Octogenarian Cuban American songwriter Raida Pita never had the time to fulfill her lifelong dream of seeing her musical compositions recorded. But at a time when most people are thinking of what they did or didn't do in their lives, her creations are in a Latin Grammy-nominated album.
The album “De Lejos”, (From Afar) which includes 10 of her compositions, is one of the albums that has earned Argentinean musician Sebastian Krys a nomination as Producer of the Year in the 2015 Latin Grammys, which will be announced Thursday night.
“I feel so proud of my album, what they did with it is a masterpiece”, says Pita.
Throughout her life, Raita has written close to 40 songs, but nothing had ever come of it. In the 1970s, she migrated with her family from Cuba to Tampa and became a widow two years after her arrival. She was always busy raising 3 kids on her sole income as a portrait artist.
But everything changed for the 86 year old when her son-in-law Gary Jones, president of Full Sail University, heard of her burning desire at the family dinner table and helped make things happen. “I told them, before I die I want to have my album recorded”, said Pita during an interview for NBC News.
Produced by Krys and Pita, the album includes collaborations from musicians like trumpet player Randy Barlow and pianist Dough Emery, in charge of the musical arrangements, Cuban violin player Pedro Alfonso and New Yorker of Puerto Rican descent piano player Milton Sesenton. The Miami Symphony Orchestra was also part of the recording, especially in the song “Hoy”, a symphonic salsa.
Newcomer Lilian Garcia interpreted the songs. “Everybody agreed with me that her voice was the best. We were blown away by the way she sang with such feeling in the voice like I myself would have sang them”, said Raida.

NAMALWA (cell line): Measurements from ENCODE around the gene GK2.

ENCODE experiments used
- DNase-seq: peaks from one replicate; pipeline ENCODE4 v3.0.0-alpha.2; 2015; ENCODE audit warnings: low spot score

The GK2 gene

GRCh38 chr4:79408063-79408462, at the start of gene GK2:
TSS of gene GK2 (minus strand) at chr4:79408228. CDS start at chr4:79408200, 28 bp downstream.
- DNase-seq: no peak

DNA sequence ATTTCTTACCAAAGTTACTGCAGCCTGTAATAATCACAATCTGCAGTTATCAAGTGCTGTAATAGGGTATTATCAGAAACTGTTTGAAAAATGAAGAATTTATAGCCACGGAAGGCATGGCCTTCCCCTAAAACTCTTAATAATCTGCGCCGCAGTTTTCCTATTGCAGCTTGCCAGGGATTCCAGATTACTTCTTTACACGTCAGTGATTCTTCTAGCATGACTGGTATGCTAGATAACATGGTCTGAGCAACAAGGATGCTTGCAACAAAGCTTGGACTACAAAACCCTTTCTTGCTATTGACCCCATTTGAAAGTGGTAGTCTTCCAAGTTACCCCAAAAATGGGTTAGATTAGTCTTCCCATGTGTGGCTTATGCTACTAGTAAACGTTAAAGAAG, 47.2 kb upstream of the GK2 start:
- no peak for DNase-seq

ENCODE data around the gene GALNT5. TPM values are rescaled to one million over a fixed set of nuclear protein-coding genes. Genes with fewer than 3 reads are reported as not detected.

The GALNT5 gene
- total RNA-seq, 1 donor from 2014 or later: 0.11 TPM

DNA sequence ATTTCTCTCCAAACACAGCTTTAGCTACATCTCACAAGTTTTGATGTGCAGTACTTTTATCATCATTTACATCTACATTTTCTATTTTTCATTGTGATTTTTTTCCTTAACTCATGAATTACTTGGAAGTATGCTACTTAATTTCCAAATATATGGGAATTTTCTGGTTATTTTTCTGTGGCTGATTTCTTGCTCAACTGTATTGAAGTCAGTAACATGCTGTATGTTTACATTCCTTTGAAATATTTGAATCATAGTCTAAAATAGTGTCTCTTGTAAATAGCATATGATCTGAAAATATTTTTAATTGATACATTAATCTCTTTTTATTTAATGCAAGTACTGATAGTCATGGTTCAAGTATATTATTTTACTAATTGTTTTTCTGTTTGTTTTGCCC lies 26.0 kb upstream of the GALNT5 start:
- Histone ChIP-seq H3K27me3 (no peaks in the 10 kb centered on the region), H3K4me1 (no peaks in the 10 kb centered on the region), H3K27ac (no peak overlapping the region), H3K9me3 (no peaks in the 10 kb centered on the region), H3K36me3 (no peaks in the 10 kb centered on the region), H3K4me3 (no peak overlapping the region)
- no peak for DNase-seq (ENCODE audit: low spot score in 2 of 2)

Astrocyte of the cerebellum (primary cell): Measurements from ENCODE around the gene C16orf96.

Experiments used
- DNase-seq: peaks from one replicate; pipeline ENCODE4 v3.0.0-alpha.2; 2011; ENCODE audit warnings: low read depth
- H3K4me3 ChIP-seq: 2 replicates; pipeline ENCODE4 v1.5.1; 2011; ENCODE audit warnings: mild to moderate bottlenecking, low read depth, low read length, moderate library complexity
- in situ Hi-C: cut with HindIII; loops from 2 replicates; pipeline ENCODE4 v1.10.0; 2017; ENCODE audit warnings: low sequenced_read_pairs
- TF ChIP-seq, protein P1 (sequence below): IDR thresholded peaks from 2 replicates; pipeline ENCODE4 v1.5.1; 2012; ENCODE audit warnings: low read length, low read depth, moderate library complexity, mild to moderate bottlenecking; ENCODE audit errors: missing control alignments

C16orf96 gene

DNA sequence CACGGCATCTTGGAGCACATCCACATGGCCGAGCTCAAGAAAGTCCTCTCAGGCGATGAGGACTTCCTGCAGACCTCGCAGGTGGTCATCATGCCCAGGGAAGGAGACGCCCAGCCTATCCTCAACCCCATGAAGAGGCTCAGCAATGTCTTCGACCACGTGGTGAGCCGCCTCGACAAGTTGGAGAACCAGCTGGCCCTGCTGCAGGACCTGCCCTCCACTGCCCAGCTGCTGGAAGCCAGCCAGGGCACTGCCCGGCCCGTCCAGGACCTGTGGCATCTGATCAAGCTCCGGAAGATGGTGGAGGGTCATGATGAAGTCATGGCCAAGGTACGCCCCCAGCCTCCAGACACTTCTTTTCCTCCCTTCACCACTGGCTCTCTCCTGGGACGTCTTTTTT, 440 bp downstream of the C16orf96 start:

While growing up in Cuba, Raida didn’t like piano lessons but would sit on the piano to play by heart: “From that moment I have always had a passion for music, and even though I earned my living as a painter my hobby was the music, it was what would fill my dreams with fantasies,. she said.
“In that time we didn’t have recording instruments so I memorized the music of many of the songs I wrote”, Pita added.
As a painter she was also a self-taught artist, she only attended art school for a year. “I had to take the streetcar at night in Havana and my parents didn’t like the idea of me traveling alone in the city.” She said she was fine with the decision since she has always liked her freedom.
“I don’t like the idea of things that have to do with discipline and work”, said Pita.
Pita told NBC that Cuban "high society" liked to have their portraits painted and she made good money painting portraits of gentlemen, ladies and their kids. She also painted some Cuban landscapes with bohíos (country houses) and flamboyanes (known as flamboyant or flame tree common in Cuba and Puerto Rico).
When the Castro revolution came, many of her clients left the country and 10 years later she and her husband Mario were able to also flee. Before that they suffered many hardships and were separated for two years when her husband, an electrical engineer was force to work in the sugar cane fields, she said.
After the passing of her husband, her old clients from Cuba and new ones from Puerto Rico called on her talents to paint portraits and she was able to continue her career in the States.
Pita's songs are often romantic and nostalgic and recount episodes of her life with rhythms of boleros, bossa novas and ballads. When asked which one is her favorite in the album she answered without hesitation “Perdóname, (Forgive Me) a song she dedicated to her mother and her husband.
“I am a little introverted and sometimes when I felt the urge to hug someone I didn’t, and now I tell everybody to do it”. She laughed and moments later her voice caught as she remembered the times she did not demonstrate more affection to her mother or her late husband. “I should have given them more caresses, I was a little distant and my husband and mother were very loving”.
Regrets aside, Raida Pita thinks of herself as a dreamer. She confesses she has many lyrics that have no music and many melodies that have no lyrics.
“I feel inspired to compose again after the impulse given by the production of the album”. For now she is delighted with the idea of Sebastian Krys taking home another Latin Grammy and reiterates how proud she is of the production of “De Lejos”.